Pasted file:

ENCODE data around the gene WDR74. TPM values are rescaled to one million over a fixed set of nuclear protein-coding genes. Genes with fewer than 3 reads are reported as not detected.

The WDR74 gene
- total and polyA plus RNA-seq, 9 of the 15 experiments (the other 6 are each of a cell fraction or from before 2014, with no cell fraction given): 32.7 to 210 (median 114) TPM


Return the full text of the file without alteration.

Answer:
ENCODE data around the gene WDR74. TPM values are rescaled to one million over a fixed set of nuclear protein-coding genes. Genes with fewer than 3 reads are reported as not detected.

The WDR74 gene
- total and polyA plus RNA-seq, 9 of the 15 experiments (the other 6 are each of a cell fraction or from before 2014, with no cell fraction given): 32.7 to 210 (median 114) TPM